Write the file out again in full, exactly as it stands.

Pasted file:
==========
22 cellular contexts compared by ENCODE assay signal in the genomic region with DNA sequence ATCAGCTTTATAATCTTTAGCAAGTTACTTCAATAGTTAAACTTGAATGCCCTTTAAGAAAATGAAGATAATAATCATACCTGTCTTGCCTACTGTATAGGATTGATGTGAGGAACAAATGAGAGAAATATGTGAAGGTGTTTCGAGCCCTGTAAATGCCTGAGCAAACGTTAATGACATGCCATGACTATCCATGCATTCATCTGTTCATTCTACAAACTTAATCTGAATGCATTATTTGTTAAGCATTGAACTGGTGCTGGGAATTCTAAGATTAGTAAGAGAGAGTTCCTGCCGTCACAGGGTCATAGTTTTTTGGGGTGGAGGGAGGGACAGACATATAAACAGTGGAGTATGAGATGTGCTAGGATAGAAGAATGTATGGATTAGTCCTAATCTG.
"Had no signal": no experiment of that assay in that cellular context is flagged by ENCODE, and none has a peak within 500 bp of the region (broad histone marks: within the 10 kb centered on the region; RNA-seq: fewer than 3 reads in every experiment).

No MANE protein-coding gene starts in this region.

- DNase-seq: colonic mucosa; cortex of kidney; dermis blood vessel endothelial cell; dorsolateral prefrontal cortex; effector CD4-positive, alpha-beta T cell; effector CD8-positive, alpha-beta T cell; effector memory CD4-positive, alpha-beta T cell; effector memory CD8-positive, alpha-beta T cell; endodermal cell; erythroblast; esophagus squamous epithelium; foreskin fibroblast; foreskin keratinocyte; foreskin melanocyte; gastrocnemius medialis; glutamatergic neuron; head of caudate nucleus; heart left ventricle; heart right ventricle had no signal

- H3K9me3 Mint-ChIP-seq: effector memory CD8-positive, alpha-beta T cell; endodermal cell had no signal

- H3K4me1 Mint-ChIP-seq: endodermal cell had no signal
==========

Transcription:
22 cellular contexts compared by ENCODE assay signal in the genomic region with DNA sequence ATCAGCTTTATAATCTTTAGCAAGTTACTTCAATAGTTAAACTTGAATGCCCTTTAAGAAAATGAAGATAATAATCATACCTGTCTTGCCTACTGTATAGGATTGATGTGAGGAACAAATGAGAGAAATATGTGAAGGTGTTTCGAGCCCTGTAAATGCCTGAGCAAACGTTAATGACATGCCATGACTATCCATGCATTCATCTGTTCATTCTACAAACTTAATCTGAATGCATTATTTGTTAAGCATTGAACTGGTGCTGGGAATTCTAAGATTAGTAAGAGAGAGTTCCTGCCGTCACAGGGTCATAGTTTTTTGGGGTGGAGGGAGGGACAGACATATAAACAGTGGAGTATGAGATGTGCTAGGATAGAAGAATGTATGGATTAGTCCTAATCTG.
"Had no signal": no experiment of that assay in that cellular context is flagged by ENCODE, and none has a peak within 500 bp of the region (broad histone marks: within the 10 kb centered on the region; RNA-seq: fewer than 3 reads in every experiment).

No MANE protein-coding gene starts in this region.

- DNase-seq: colonic mucosa; cortex of kidney; dermis blood vessel endothelial cell; dorsolateral prefrontal cortex; effector CD4-positive, alpha-beta T cell; effector CD8-positive, alpha-beta T cell; effector memory CD4-positive, alpha-beta T cell; effector memory CD8-positive, alpha-beta T cell; endodermal cell; erythroblast; esophagus squamous epithelium; foreskin fibroblast; foreskin keratinocyte; foreskin melanocyte; gastrocnemius medialis; glutamatergic neuron; head of caudate nucleus; heart left ventricle; heart right ventricle had no signal

- H3K9me3 Mint-ChIP-seq: effector memory CD8-positive, alpha-beta T cell; endodermal cell had no signal

- H3K4me1 Mint-ChIP-seq: endodermal cell had no signal